“It’s a great opportunity, not only to improve my game, but to experience a part of the world I never thought I would get the chance to,” remarked the former Bradley Central and Cleveland State baseball standout.
Casteel and former Baylor all-stater Tyler Massey have been chosen as the first “American imports” from the Colorado Rockies organization to participate in the fairly new endeavor by Major League Baseball.
Major League Baseball has supported the new Australian Baseball League along with the Australian Baseball Federation since 2010. The ABL reflects the continuation of a long-term partnership between MLB and the ABF to significantly grow the sport in Australia.
Casteel and Massey, who have been teammates for the past three seasons at Tri-Cities, Wash., Asheville, N.C., and this past summer in Modesto, Calif., will be playing for the Melbourne Aces in the six-team ABL.
Named the California League Catcher of the Year, Casteel wrapped up a strong season by leading the Advanced-A team in slugging percentage (.523), OPS (.875) and tied a teammate with 22 home runs.
The 17th round pick in the 2010 MLB draft was also second on the Nuts with 76 RBIs, 50 walks, 215 total bases and a .523 on base percentage. He finished with a .270 batting average, 30 doubles, four triples, 111 hits, 67 runs scored and committed just one error in 108 games. Casteel has played in 278 games in four seasons as a professional player.
Massey also helped lead Modesto to the playoffs with a .267 BA, .332 OBP, 19 doubles, nine triples and 11 home runs in 118 hits. The outfielder scored 63 times, drove in 53 runs and was successful on 10-of-11 stolen base attempts. A 14th round pick in the 2008 Amateur Draft, Massey has played in 537 games in six professional seasons.
Aces hitting coach Phil Allen, a scout for the Rockies, is thrilled the pair will be joining him down under.
"These players are solid, professional players who will shore up some areas for the team. Tyler hits well and plays good defense, while Ryan is an absolute power hitter with a great eye at the plate. This combination of skills is something we missed last season," he said in a recent release by the team.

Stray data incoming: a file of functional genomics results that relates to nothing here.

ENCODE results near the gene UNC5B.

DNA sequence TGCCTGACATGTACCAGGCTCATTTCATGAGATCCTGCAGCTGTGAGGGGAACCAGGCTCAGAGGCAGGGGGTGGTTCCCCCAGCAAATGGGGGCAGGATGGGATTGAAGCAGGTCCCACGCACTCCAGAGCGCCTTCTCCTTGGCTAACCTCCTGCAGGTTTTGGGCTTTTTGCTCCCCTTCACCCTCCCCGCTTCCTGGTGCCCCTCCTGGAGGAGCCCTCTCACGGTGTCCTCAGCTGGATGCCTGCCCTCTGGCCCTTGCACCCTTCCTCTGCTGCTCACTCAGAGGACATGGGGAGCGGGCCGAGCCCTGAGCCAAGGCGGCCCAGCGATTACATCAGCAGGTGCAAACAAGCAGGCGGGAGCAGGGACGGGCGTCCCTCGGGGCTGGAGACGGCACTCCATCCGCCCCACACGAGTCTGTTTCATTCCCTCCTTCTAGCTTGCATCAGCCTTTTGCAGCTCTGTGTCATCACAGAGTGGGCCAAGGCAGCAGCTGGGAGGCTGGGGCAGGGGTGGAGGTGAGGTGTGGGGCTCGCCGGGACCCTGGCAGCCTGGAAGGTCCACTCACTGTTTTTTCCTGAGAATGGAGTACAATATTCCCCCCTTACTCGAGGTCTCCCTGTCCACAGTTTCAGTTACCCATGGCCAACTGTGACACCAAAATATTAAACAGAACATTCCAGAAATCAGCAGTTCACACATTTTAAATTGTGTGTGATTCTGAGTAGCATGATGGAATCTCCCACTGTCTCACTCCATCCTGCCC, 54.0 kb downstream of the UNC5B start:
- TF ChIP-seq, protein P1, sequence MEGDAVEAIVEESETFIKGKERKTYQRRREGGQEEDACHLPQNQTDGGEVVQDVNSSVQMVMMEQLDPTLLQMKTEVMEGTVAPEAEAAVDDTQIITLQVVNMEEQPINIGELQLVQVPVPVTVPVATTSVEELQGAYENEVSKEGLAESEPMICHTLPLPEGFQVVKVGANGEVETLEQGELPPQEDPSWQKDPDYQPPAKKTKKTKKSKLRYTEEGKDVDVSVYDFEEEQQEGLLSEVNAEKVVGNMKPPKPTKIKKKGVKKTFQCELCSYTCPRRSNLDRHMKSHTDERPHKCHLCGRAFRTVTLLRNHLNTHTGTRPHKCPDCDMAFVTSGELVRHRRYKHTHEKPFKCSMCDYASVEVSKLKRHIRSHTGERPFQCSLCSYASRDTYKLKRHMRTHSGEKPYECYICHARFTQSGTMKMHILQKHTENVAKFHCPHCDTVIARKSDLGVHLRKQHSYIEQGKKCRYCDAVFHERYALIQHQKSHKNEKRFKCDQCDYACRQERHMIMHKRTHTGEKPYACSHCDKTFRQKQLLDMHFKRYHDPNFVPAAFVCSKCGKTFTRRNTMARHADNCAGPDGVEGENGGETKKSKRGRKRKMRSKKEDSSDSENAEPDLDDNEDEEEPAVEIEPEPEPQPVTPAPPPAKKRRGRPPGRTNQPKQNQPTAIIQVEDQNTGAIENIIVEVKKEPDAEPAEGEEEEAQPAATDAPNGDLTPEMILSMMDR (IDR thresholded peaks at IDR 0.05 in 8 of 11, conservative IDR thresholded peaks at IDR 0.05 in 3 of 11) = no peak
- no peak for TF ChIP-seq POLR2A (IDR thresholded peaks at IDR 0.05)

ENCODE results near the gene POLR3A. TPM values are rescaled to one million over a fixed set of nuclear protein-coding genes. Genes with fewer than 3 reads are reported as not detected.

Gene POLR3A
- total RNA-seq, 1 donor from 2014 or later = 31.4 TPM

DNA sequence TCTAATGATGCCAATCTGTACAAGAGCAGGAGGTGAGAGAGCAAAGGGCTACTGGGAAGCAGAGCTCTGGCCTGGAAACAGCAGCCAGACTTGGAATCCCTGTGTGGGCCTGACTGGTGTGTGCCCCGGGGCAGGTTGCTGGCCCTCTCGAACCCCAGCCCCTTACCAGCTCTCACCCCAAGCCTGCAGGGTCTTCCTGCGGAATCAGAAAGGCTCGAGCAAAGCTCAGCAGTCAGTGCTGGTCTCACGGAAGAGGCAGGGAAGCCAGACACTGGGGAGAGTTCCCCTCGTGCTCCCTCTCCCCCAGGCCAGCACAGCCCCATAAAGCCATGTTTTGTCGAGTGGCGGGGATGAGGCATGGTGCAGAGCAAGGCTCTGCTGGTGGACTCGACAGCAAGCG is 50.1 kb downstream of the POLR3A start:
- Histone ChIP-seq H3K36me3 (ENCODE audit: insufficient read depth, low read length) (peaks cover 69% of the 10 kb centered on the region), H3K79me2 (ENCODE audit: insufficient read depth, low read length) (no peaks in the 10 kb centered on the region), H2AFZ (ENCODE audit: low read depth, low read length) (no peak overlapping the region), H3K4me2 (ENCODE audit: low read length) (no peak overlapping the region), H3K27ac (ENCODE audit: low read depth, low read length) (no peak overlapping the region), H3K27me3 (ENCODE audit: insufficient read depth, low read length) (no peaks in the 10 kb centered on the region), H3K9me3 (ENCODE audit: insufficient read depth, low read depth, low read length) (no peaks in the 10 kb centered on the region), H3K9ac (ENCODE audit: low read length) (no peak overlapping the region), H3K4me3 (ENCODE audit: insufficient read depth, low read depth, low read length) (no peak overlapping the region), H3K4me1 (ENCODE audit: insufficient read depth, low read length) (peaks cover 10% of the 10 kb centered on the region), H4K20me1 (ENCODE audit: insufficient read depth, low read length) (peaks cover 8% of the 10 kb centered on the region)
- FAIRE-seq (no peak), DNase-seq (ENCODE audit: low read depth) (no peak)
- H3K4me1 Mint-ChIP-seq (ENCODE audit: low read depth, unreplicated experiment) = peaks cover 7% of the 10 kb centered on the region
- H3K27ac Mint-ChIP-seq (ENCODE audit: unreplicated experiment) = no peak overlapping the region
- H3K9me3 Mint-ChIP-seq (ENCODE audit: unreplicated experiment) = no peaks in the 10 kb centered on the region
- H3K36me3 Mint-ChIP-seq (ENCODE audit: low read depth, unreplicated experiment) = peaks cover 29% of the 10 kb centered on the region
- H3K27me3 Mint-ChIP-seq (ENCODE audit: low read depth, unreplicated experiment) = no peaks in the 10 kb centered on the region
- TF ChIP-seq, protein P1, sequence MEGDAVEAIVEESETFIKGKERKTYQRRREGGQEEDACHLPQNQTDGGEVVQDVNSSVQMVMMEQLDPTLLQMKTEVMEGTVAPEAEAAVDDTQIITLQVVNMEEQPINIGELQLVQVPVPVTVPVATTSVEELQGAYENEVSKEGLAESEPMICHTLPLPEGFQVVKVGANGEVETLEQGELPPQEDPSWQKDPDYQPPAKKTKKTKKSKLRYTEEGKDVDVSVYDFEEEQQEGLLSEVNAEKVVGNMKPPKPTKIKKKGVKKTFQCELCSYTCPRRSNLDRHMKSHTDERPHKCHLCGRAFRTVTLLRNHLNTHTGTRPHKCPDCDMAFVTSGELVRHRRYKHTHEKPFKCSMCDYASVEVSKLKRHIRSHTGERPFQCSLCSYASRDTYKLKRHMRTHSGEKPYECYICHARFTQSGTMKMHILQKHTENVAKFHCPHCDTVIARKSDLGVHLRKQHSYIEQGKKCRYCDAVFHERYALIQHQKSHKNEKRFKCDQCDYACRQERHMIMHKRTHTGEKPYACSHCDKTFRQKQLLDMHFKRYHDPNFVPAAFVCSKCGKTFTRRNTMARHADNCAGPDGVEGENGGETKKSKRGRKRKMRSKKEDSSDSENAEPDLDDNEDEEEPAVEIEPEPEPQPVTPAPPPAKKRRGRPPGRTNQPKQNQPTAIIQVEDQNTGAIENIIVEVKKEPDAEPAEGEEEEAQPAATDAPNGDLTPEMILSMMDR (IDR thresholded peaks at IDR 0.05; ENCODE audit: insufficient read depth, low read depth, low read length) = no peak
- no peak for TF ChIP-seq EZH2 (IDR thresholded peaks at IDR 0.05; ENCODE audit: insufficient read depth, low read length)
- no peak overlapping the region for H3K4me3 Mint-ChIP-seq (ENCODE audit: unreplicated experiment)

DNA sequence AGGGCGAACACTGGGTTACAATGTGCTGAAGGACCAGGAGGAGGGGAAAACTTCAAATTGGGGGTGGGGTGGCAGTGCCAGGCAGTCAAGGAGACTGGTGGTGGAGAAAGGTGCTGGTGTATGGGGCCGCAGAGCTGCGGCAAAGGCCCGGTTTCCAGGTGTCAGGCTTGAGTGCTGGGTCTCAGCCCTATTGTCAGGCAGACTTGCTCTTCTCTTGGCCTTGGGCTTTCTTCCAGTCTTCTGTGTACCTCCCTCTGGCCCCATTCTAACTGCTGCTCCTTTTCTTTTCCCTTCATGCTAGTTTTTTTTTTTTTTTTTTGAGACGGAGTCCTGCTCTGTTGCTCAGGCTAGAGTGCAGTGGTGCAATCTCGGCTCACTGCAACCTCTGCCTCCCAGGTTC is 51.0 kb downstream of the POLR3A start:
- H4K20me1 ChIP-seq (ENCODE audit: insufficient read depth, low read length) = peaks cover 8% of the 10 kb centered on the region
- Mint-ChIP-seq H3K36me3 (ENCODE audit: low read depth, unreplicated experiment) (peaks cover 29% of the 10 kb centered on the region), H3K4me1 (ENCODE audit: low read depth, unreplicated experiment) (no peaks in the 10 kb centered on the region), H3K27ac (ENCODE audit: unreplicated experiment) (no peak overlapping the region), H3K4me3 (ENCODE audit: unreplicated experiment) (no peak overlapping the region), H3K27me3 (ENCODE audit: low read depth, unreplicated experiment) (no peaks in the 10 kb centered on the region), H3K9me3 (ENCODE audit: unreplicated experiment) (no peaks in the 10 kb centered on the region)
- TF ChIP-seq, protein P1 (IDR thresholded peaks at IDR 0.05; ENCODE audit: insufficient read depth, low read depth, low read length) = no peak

General manager Winston Knox added, “It's extremely exciting to have the Rockies on board with us. The fact that the organization is able to send us players of this caliber will make a huge difference to our lineup. It will bring excitement to the fans and make us stronger at the plate and in the field."
“The Rockies are sponsoring us, paying our salaries and providing us a place to live,” explained Casteel. “My wife is going to be able to go with me. We are going to be living five blocks from the beach. We’re really excited about it. It’s a once-in-a-lifetime opportunity.”
Located on Australia’s southeast coast, Melbourne has been voted the “World’s Most Liveable City” for three straight years in ratings published by the Economist Intelligence Unit.
It is the capital of the state of Victoria and the second largest city on the continent, with a population of more than 4.2 million people, making it larger than Los Angeles by nearly a half million people.
Along with Melbourne, the ABL has teams in Sydney (Blue Sox), Brisbane (Bandits), Canberra (Cavalry), Perth (Heat) and Adelaide (Bite) with the 40-game season starting on Halloween and running through late January. The league’s three-team playoffs run from Jan. 30 through Feb. 9. Being in the Southern Hemisphere, the Casteels will get to experience the Australian spring and summer seasons.